I bought this for minor farm fabrication and repairs. This test convinced me it is suitable.

20220112_153059.jpg 20220112_154815.jpg 20220112_155716.jpg 20220112_155903.jpg
 
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chiefcook

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Amico MIG-130A flux-core welder. Here are a couple of pictures from my tryout.

I made two bend tests by welding one side of 1/8" wall tubing then hammering it over. It needed some heavy pounding with a 4 lb sledge to bend the sample welds to 90 degrees. About the same force as if I had just sliced three sides of the tubing before hammering it over.

In the first picture, the far ends of the tubing show where my first weld broke. I hammered that weld to 180 degrees, back on itself. Then hammered sideways before it tore at the tubing, not at the weld.

Then I turned the pieces around and welded the other ends together. I stopped hammering at 90 degrees on the second weld. Both that first and the last picture show most of the bend was at the native metal not the weld.


I bought this for minor farm fabrication and repairs. This test convinced me it is suitable.

View attachment 1695 View attachment 1696 View attachment 1697 View attachment 1698
Are you still happy with the Amico? I've just about decided to take the plunge.
 

California

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Are you still happy with the Amico? I've just about decided to take the plunge.
Yes! I wrote a longwinded reply over in the TractorByNet welding sub-forum.

I think it's a great value for a surprisingly inexpensive tool.

I love it.
 

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One year update!

The more I use this Amico, the more I like it. I'll repeat here some comments I posted over on TBN a month ago:

"Minor update. I ran out of .030 FC wire before finishing a project so I put a nearly-finished roll of .035 Blue Demon in the Amico. At the same settings this ran much hotter. It was strange to lift my welding hood and see the bead broader and glowing red. I turned down the settings. Since the manual says don't run .035 because that over-stresses the welder, I won't use .035 again.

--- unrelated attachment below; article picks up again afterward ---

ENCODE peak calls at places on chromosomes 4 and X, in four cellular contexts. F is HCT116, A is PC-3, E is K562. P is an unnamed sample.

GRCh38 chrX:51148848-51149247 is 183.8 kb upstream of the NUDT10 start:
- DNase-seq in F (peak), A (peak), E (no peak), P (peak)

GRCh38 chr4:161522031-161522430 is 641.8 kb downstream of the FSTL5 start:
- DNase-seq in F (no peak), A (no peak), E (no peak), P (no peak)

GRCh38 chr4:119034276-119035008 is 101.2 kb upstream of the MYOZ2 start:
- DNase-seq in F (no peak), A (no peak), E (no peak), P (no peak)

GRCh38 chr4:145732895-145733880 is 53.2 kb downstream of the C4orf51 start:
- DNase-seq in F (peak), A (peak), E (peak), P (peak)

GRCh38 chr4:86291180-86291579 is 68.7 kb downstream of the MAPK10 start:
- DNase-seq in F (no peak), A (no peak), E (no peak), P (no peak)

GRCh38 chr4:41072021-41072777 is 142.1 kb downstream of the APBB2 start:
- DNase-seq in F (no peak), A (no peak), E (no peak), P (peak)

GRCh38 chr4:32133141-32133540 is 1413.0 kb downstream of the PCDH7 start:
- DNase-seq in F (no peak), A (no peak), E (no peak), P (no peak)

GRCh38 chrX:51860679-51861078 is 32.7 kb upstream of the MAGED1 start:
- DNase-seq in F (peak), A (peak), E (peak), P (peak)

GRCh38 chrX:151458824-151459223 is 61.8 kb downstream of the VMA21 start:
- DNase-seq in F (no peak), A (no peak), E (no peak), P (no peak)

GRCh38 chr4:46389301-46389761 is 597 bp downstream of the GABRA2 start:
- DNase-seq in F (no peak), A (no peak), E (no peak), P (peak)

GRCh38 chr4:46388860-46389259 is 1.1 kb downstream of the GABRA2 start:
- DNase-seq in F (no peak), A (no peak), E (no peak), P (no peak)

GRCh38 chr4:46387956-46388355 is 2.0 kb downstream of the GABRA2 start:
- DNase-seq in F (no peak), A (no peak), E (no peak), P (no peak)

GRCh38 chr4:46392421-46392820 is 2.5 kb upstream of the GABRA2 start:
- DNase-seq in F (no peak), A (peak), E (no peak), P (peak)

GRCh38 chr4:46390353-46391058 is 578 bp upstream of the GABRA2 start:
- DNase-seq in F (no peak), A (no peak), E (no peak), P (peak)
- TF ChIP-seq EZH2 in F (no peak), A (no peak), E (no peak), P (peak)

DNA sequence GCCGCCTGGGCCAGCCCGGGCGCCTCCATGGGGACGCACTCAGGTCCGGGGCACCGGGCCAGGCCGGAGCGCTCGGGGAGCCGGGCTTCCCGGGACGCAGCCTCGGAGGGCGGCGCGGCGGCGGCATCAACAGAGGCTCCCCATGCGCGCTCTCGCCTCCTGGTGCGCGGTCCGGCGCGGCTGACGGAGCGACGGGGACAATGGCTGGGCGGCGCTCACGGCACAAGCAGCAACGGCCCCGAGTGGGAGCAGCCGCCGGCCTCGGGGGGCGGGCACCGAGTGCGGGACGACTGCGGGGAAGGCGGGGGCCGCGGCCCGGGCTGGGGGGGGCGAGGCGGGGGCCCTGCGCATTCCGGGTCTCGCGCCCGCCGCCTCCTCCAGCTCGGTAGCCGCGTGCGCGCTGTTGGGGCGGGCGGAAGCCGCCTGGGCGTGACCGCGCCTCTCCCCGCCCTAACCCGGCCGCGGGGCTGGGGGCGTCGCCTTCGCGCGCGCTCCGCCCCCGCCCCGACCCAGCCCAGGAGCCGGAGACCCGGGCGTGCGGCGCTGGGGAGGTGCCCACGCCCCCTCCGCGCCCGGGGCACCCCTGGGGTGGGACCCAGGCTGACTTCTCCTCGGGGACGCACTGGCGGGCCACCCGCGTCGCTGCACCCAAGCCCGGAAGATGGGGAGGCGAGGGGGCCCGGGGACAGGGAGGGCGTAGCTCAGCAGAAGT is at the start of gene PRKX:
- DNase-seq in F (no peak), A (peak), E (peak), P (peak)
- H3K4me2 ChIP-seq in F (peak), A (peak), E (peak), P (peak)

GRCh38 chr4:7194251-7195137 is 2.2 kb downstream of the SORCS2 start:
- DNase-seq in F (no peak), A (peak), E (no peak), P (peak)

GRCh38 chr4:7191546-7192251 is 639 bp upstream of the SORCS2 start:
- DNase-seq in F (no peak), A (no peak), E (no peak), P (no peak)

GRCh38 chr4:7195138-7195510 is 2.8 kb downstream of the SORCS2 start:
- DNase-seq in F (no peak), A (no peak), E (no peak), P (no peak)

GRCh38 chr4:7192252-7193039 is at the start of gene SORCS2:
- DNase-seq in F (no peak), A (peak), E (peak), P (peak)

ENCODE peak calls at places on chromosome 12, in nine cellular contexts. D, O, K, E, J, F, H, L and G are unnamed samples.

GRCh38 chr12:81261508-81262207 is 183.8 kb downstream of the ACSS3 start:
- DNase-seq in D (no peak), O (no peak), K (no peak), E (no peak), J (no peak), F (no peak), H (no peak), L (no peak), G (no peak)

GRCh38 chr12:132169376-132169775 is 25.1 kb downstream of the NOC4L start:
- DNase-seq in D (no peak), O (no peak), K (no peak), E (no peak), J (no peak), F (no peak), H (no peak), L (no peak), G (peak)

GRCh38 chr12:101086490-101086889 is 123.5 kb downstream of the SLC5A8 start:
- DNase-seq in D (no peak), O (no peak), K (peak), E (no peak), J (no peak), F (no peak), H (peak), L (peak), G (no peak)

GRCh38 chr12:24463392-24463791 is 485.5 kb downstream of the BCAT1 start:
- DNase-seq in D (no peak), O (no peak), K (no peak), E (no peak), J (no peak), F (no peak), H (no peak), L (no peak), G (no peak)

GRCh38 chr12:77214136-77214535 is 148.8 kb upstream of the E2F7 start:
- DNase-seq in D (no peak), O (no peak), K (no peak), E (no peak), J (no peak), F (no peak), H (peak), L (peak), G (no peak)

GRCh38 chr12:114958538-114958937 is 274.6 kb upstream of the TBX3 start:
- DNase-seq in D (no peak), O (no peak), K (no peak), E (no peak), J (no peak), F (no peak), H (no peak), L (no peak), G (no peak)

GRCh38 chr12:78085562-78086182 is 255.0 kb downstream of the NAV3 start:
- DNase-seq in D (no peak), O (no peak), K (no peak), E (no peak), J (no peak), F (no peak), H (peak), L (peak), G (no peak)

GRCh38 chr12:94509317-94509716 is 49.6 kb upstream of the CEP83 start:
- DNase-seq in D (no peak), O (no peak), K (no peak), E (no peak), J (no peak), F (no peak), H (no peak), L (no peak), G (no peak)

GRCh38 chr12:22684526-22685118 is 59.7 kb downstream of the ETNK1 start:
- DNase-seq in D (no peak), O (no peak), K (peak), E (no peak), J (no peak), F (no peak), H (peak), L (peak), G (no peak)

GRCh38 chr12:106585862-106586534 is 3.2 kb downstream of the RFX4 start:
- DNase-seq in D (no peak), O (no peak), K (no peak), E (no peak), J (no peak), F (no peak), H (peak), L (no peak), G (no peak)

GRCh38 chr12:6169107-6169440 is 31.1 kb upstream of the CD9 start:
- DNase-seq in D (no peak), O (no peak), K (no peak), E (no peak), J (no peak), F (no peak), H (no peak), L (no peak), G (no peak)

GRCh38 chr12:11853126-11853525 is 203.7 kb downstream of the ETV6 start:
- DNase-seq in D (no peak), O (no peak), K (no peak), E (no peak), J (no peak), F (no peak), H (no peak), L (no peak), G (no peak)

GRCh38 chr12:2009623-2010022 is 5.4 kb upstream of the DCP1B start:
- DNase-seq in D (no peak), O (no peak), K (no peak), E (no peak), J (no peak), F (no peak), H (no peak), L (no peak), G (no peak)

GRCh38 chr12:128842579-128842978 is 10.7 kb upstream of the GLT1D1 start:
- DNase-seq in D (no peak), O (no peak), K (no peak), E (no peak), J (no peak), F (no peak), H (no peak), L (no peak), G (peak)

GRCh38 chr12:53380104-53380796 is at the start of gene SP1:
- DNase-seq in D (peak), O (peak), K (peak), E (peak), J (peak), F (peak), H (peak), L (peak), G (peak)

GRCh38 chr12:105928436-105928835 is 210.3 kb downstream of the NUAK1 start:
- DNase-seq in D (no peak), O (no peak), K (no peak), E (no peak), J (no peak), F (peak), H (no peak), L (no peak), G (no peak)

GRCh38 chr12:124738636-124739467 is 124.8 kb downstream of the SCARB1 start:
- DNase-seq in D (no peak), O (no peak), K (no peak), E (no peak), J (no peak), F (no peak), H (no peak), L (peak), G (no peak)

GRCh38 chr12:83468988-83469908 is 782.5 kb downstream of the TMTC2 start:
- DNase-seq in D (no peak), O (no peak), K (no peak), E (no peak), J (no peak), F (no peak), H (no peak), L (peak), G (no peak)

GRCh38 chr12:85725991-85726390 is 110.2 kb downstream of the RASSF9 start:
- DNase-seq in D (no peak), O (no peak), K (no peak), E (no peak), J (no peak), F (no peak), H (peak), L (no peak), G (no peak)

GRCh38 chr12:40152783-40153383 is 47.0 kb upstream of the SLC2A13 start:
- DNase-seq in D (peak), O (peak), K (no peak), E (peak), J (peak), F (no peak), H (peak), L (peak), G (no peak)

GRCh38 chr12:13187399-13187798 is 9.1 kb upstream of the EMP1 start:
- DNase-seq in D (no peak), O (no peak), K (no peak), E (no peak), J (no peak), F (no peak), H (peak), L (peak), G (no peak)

Ran out of that wire before finishing the project so I got out the older HF MIG-180 (with .035 FC). Using that made me appreciate the Amico more. Rasseling the weight of the MIG-180 out of storage and onto a table was a PIA. (I'm old). Then after being accustomed to the light Amico torch and its flexible cable, now the MIG-180 seemed clumsy. It works ok, no problem there, but it makes the Amico seem light, graceful, and just a natural-feeling tool.

For anyone considering a really cheap FC welder, this Amico and others similar I see on Amazon are worth considering. As I've said before, add the $29 four year warranty listed alongside the welder so you don't have to wonder about reliability or cost of repair. It's good to see decent, usable gear now available at prices anyone can afford.
 

Zagar

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I think you just saved me hundreds of dollars. Thank you for this review. I've been looking for a small, occasional use welder, and I had been looking at the YesWelders that are 3x the price. I too want to do minor farm repairs and small DIY stuff for the tractor (I found this site from TBN) and this sounds perfect. Being a beginner, is there anything additional with this welder that you recommend?

Thank you!!
 

MC